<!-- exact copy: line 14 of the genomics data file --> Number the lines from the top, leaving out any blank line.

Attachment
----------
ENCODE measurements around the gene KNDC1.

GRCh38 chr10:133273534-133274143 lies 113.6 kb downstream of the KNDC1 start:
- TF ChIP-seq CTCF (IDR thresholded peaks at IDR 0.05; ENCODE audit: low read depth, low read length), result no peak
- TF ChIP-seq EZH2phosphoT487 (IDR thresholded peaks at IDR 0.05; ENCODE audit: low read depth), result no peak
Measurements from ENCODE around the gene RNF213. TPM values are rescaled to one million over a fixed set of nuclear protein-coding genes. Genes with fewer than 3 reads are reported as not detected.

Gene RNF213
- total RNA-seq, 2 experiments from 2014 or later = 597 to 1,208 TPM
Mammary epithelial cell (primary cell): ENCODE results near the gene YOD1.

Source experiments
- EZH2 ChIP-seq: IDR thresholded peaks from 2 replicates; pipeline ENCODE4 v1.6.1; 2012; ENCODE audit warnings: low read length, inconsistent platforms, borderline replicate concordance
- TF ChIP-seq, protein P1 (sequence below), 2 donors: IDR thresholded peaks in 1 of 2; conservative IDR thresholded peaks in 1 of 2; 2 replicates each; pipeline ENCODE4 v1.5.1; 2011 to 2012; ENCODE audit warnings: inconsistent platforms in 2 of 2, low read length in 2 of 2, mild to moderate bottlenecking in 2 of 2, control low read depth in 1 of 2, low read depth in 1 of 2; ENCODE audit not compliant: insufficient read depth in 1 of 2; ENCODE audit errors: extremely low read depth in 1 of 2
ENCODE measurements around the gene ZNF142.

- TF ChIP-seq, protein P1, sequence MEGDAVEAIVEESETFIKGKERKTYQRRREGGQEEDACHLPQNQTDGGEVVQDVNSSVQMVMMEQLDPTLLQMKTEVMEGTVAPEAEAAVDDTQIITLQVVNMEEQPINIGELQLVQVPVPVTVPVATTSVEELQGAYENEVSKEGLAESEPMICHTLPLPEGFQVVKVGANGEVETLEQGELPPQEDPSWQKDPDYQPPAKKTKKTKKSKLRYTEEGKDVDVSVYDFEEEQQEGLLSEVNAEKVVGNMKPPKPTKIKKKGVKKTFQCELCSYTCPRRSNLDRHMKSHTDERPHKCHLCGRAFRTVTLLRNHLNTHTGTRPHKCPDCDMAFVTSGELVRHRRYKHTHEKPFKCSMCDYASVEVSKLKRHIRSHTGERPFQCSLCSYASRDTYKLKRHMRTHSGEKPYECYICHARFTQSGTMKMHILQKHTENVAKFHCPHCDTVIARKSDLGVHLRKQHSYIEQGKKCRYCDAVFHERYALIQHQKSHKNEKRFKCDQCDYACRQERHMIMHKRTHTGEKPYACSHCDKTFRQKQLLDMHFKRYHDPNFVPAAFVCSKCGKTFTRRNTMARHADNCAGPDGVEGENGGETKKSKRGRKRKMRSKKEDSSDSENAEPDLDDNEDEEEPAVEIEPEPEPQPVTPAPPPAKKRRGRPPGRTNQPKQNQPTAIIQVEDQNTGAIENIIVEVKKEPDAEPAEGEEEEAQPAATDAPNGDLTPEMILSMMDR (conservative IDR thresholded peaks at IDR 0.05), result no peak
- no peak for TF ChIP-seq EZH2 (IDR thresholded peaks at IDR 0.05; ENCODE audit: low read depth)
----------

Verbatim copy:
- no peak for TF ChIP-seq EZH2 (IDR thresholded peaks at IDR 0.05; ENCODE audit: low read depth)